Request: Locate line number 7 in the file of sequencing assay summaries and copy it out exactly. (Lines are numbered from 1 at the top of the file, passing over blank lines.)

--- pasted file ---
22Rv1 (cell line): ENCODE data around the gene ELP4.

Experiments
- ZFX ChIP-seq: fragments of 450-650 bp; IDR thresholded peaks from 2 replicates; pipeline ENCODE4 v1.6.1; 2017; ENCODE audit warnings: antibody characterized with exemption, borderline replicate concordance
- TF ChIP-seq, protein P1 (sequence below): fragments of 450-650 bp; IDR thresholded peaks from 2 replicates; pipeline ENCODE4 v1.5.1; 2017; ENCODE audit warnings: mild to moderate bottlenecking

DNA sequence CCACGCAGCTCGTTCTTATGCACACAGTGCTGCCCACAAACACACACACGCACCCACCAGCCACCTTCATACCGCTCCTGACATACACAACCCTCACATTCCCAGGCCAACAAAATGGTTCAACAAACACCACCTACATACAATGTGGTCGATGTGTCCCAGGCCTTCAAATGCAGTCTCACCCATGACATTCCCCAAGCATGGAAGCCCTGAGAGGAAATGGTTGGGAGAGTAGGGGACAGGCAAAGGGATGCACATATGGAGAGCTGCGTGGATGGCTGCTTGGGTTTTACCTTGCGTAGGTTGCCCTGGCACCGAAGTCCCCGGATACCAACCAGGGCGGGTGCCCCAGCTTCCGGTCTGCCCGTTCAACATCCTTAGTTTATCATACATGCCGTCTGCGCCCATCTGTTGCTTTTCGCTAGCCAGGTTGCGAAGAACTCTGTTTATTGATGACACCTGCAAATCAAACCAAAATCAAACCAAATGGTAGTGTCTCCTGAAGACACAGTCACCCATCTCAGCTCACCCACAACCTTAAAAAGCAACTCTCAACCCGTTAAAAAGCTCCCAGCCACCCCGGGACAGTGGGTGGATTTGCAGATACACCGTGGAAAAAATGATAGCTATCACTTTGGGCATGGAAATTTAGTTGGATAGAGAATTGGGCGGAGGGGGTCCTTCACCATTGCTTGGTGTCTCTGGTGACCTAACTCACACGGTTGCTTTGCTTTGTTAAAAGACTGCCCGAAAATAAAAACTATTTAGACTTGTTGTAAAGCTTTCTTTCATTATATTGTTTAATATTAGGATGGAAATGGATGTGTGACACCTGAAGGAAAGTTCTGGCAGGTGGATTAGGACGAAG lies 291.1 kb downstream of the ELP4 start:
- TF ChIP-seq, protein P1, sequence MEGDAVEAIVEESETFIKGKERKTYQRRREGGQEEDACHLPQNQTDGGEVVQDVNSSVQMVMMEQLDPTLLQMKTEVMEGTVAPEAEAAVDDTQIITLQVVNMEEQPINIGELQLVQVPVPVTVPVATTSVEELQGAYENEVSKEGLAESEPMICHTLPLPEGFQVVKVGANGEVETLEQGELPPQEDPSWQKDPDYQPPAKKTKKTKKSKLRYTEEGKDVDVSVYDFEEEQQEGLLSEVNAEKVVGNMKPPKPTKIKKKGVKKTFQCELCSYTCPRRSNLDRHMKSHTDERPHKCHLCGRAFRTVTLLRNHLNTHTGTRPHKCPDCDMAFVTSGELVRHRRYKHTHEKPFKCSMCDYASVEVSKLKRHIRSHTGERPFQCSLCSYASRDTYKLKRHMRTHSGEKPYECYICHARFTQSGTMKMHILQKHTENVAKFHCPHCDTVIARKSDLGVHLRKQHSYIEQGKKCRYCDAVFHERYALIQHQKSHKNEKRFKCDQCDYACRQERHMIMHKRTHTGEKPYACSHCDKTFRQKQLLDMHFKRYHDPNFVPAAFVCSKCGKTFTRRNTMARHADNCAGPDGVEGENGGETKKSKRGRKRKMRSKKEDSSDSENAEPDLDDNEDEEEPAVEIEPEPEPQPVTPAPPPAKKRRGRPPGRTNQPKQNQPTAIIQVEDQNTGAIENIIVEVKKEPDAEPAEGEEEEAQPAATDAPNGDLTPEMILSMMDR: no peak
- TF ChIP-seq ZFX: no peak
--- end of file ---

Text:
- TF ChIP-seq ZFX: no peak